Fort Hood has come a long way during its more than 75 years – from rolling Central Texas farmlands to the Army’s premier training facility of today’s Soldiers – and that growth continues.  Fort Hood is located in southwestern Bell and southeastern Coryell counties in Central Texas. Most of the 218,000 acres owned by the United States Army is located in Coryell County. On January 14, 1942, at the beginning of United States involvement in World War II, it was announced that a tank destroyer tactical and firing center would be established near Killeen, Texas.


The 1950s and 1960s saw continued expansion as Fort Hood welcomed III Corps Headquarters and the 1954 arrival of the post’s second division when the 4th Armored Division joined the newly-reactivated 1st Armored Division.


With the Korean War in the 1950s, followed in 1965 by the Vietnam War as well as the ongoing Cold War and its inherent threat of atomic weapons, Fort Hood’s massive range lands were ideal to conduct the heavy, mounted warfare training. Training ramped up and the 1940’s considerations of Camp Hood being only a temporary post were abolished when Fort Hood was established as a permanent installation in 1950.


Along with more troops, Families of Soldiers began moving onto the installation in the 1960s and 1970s.

More housing was added, as well as a commissary and a new hospital to help support those Families.

That relationship with the community evolved into a close one and continues to this day with military and civilian personnel working together in many endeavors.


As Vietnam was winding down, divisions and smaller units moved in and out of Fort Hood, most notable was the 1st Cavalry Division’s assignment to the Great Place following most of the division’s return from Vietnam in 1971.


Throughout the remainder of the 1970s and into the 1980s, training was steady at Fort Hood and more facilities were constructed to accommodate that training. St. Elijah Modern Operations on Urban Terrain, Fort Hood’s first MOUT site, was built in the 1980s as a mock European village, complete with buildings representing gas stations and retail facilities to train Soldiers for missions within a city. Since that time, other MOUT sites have been added across the range areas to replicate Iraqi and Afghan villages for the current operating environments.


Throughout the 1980s and 1990s, Fort Hood Soldiers participated in operations in Bosnia, Somalia and the first Gulf War. Fort Hood Soldiers deployed and played an active role in Desert Storm and Desert Shield in the early 1990s. After a seemingly easy victory in Iraq during the Gulf War, Fort Hood continued to build its strength.


This also was the Army’s age of digitization, first with the M1A2 Abrams tank, and later on the Bradley Fighting Vehicle. That digitization continues to this day as the service adopts new vehicles and updates others.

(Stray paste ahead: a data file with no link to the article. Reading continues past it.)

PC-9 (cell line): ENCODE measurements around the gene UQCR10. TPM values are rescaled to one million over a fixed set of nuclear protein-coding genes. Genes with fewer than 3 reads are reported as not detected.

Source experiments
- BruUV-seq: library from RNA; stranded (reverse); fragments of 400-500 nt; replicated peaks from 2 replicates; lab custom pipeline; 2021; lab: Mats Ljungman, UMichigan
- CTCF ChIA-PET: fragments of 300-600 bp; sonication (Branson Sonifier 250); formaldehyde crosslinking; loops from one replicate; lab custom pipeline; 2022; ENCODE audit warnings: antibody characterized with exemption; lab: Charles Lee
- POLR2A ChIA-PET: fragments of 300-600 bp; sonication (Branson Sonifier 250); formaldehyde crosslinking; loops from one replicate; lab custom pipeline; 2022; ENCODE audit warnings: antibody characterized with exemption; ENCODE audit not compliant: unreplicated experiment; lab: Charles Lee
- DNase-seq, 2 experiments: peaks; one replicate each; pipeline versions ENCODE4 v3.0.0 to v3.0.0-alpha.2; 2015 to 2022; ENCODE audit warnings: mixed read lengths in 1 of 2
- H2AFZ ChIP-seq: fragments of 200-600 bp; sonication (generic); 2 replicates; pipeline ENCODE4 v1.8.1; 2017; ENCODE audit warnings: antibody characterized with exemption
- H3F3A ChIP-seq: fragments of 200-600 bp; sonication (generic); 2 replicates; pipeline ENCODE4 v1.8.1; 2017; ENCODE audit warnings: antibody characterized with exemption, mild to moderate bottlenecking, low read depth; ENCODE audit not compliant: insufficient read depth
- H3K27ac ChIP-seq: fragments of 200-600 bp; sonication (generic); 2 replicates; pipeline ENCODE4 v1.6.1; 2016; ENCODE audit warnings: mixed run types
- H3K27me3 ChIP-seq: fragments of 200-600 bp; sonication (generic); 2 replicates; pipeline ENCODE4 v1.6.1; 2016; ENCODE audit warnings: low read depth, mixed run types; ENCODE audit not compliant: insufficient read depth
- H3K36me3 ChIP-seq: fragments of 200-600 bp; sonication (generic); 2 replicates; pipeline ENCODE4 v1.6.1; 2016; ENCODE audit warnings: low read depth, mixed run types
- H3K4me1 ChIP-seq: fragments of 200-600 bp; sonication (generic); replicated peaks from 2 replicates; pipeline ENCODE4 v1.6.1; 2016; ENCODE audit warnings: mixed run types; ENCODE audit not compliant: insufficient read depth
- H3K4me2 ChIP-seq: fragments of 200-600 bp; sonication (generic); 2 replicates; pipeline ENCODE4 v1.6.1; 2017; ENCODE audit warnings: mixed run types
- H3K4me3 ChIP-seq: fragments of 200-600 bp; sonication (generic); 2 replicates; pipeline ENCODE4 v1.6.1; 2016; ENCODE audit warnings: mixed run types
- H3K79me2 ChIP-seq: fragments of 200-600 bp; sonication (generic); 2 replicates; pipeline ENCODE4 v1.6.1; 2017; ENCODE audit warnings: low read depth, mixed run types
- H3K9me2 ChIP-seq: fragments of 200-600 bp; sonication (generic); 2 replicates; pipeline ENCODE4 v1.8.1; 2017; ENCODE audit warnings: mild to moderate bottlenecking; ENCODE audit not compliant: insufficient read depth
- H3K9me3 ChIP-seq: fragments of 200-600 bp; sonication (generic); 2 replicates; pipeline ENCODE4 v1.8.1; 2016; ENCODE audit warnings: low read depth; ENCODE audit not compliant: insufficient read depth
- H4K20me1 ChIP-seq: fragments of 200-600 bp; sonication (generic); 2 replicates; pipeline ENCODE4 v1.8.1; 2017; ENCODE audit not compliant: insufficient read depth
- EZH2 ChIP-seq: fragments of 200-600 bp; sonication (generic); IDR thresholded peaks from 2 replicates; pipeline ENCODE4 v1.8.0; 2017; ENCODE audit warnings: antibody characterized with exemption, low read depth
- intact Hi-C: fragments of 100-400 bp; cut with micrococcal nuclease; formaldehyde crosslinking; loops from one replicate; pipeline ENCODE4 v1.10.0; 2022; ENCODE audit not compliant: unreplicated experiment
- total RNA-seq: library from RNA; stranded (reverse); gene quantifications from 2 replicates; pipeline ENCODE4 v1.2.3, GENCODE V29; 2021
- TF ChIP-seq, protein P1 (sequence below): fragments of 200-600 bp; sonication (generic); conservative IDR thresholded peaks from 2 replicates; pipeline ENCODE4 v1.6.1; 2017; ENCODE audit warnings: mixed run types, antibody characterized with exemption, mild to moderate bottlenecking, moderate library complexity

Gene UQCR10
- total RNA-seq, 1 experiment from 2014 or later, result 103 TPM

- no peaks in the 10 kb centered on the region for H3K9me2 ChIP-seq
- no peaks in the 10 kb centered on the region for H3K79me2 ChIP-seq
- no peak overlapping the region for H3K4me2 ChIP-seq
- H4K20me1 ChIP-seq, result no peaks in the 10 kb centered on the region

As the 1990s gave way to the new millennium, Fort Hood and its Soldiers and Families would see dramatic changes in the fall of 2001. When the Sept. 11 attacks happened, Soldiers and Families at Fort Hood were immediately affected. The Soldiers left the motor pools and training areas behind, and focused on readiness for the imminent deployment to the Middle East. While most of the Army thought the 1st Cavalry Division would be deploying immediately, the 4th Infantry Division ended up deploying before 1st Cav. Div., being the first to deploy in the Global War on Terrorism to leave.


In the following years, there would be an inflow of Soldiers coming to the Great Place to answer the nation’s call and head not only to Iraq, but also Afghanistan. Operation Iraqi Freedom ended when U.S. troops left Iraq in December of 2011; Operation Enduring Freedom refers to many branches of the war under the GWOT, including Afghanistan, Kyrgyzstan, the Philippines and more; and Operation New Dawn began in September of 2012 when the end of OEF was in sight. Fort Hood Soldiers and the rest of the U. S. military are still serving overseas as part of Operation Inherent Resolve in the Middle East and Operation Enduring Freedom in Afghanistan.


On post, Fort Hood is continually adapting and growing to meet the needs of those Soldiers as they return home, and to support their Families. That support has been visible over the years in the new child development centers, a new Post Exchange facility, new stadium and the state-of-the-art Carl R. Darnall Army Medical Center.


Fort Hood is now the largest active duty armored post in the U.S. Armed Forces. There are nearly 40,000 Soldiers who work on Fort Hood. The Soldiers of Fort Hood are infantrymen, cavalrymen, and tankers. They are engineers, mechanics and health care professionals. They are the life of Fort Hood. Their training gives Fort Hood its purpose, just as Camp Hood troops did back in 1942. They are part of what has made Fort Hood the “Great Place" for more than seven decades.